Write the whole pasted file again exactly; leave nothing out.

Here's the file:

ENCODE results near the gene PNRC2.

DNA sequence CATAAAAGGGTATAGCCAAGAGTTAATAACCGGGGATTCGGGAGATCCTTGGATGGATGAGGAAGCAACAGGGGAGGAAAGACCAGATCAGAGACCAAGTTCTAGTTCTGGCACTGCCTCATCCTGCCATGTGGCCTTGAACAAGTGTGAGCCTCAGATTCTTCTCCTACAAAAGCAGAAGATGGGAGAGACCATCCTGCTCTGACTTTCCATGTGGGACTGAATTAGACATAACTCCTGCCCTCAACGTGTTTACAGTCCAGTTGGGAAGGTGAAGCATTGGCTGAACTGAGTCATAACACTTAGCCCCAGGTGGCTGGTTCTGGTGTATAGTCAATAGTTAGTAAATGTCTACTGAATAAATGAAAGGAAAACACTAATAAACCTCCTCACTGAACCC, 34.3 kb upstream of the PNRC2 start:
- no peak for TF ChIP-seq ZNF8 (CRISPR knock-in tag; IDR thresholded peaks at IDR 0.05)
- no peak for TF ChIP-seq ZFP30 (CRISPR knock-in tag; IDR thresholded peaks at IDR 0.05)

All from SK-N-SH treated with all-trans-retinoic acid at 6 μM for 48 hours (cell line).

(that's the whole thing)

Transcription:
ENCODE results near the gene PNRC2.

DNA sequence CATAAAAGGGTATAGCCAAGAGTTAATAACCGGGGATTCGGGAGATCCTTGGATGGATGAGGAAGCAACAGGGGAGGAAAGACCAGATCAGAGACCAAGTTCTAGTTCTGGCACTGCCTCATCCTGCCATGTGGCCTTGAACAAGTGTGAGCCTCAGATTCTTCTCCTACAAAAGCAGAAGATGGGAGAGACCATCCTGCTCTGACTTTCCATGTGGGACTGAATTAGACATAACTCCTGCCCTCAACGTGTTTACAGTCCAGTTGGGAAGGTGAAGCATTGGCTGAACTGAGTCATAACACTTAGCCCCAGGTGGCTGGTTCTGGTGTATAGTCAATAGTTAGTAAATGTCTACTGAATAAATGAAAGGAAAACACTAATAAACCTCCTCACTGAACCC, 34.3 kb upstream of the PNRC2 start:
- no peak for TF ChIP-seq ZNF8 (CRISPR knock-in tag; IDR thresholded peaks at IDR 0.05)
- no peak for TF ChIP-seq ZFP30 (CRISPR knock-in tag; IDR thresholded peaks at IDR 0.05)

All from SK-N-SH treated with all-trans-retinoic acid at 6 μM for 48 hours (cell line).